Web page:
PLEASE NOTE: Google Earth Blog is no longer writing regular posts. As a result, we are not accepting new comments or questions about Google Earth. If you have a question, use the official Google Earth and Maps Forums or the Google Earth Community Forums.

Comments

  1. Timothy,

    Brazilian reader of your blog here. My English probably isn’t that good. I’m sorry for possible spelling and grammar errors in advance.

    The demolished houses are located in the city of Iperó, near Sorocaba. There was 300 families living in those houses. The families started to occupy it around August/2014, after the owner of the land gave authorization. Even with the authorization, the municipal government thought the occupation was breaking regulations, ordering repossession through civil action. The Military Police proceeded then to expel those families from their houses and the buildings were bulldozed.

    These are some articles in Portuguese about it:
    http://g1.globo.com/sao-paulo/sorocaba-jundiai/noticia/2015/05/policia-faz-reintegracao-de-posse-em-area-invadida-em-bairro-de-ipero.html
    http://www.jornalcruzeiro.com.br/materia/608131/moradores-protestam-contra-demolicao-de-casas

    I was caught by surprise by this. I haven’t heard about this situation until now. It was a little bit difficult to find about it. The big news outlets didn’t really covered it that much.

    Repossession of land with forced evictions is a common situation here in Brazil. We have 10 million people living below the poverty line and the population of homeless people is around 30 million. The most famous incident involving this was during the year 2012, in the Pinheirinhos community at city of São José dos Campos. In that occasion, 6.000 people were expelled and there was confrontation with the police leaving dozens injured. There are political movements opposing forced evictions, like the brazilian Homeless Workers Movement, and they are growing very fast today.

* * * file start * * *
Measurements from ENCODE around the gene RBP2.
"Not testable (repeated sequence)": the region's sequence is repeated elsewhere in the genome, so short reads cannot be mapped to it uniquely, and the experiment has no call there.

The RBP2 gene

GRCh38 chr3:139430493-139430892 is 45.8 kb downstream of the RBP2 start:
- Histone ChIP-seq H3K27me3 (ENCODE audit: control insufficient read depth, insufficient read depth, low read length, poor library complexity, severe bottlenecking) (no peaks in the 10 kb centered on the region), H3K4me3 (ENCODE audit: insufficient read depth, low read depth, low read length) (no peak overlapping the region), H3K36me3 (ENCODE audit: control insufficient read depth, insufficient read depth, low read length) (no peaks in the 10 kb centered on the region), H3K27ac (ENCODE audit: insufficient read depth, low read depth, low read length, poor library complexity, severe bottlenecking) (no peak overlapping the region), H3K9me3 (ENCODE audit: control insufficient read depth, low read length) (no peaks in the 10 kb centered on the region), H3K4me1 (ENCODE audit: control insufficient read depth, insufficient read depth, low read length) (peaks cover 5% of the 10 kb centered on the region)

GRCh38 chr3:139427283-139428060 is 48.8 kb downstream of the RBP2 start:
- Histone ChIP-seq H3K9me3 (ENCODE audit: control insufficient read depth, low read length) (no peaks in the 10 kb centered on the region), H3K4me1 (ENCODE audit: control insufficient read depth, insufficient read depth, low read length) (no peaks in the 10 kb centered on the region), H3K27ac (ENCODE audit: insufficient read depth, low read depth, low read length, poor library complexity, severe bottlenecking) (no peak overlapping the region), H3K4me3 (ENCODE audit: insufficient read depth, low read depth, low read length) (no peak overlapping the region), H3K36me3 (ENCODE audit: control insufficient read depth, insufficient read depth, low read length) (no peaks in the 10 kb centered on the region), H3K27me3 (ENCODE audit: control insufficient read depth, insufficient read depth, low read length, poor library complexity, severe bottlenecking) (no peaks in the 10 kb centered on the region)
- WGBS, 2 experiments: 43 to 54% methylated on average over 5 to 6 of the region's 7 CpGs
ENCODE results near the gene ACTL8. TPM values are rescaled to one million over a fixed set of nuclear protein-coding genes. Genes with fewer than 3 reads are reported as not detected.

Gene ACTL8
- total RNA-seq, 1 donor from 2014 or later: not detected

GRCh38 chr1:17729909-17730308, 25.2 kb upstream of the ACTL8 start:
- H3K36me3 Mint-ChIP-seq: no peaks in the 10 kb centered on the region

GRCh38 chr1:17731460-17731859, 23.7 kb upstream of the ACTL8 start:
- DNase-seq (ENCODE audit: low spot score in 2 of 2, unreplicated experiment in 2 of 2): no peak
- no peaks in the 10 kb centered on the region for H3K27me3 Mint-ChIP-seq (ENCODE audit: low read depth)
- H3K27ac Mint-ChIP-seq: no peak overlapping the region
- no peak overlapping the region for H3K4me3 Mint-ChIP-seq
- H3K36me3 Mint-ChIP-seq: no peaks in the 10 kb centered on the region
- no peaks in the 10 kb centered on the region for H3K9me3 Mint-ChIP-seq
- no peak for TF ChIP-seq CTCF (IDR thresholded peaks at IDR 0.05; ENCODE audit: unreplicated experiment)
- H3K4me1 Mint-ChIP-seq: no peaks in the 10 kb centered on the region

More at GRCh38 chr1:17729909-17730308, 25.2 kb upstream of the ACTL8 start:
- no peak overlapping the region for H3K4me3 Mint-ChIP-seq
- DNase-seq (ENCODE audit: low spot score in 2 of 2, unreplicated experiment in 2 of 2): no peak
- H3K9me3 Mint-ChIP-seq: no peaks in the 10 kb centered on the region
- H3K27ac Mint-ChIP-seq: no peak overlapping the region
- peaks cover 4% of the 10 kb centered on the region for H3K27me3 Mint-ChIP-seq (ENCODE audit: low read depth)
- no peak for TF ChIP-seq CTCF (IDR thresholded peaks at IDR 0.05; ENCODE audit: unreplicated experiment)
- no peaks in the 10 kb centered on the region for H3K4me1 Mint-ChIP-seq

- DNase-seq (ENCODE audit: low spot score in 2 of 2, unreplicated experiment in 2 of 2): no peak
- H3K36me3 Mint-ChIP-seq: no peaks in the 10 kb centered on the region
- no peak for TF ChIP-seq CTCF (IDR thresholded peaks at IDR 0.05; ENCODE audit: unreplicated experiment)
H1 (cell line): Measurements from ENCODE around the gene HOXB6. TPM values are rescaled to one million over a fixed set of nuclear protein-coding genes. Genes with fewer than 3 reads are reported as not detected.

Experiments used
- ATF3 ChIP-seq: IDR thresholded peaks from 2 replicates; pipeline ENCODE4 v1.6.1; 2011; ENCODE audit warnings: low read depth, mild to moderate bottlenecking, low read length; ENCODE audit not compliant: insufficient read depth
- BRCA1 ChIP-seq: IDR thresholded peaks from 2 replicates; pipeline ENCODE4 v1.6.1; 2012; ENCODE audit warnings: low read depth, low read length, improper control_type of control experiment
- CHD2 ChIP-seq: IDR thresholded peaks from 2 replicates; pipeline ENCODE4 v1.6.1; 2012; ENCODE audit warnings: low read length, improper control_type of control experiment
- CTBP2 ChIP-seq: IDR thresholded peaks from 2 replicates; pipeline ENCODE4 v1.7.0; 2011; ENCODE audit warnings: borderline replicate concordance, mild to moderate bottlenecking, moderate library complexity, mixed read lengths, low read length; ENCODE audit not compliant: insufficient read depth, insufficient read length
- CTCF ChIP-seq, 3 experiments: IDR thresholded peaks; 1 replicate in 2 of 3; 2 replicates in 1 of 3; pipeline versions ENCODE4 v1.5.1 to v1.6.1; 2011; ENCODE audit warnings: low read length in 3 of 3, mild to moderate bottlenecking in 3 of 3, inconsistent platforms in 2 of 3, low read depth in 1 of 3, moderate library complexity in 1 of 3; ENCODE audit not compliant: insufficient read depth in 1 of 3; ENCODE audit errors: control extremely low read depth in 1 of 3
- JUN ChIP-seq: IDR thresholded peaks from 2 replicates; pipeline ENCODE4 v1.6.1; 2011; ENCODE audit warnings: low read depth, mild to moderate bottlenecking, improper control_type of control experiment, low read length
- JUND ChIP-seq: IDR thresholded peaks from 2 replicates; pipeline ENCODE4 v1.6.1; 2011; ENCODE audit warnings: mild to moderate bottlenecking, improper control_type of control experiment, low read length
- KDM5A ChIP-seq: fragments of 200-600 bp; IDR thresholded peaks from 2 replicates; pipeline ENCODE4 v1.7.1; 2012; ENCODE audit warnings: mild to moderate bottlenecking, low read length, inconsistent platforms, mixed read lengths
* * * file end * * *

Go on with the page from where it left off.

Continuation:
I hope I helped providing enough information about the image.

    Keep the good work with the blog! 😉

    Cheers!

  2. I’ve asked this question on the Google Forum, and nobody’s answered. Maybe you know something about it? Some transient images that suggest a new level of 3D imagery in which you can go into an autogenerated building and see a synthetic ceiling and walls, complete with sci-fi-like furnishings. Unfortunately, it usually lasts only a few seconds, and it doesn’t have a floor.

    I’ve seen it in some of the utility buildings along the Raisin River on the east coast of Michigan. Do you know about this? And have you seen it anywhere else?

  3. …in Brazil…don’t let the authorities have access to remote drones…



PLEASE NOTE: Google Earth Blog is no longer writing regular posts. As a result, we are not accepting new comments or questions about Google Earth. If you have a question, use the official Google Earth and Maps Forums or the Google Earth Community Forums.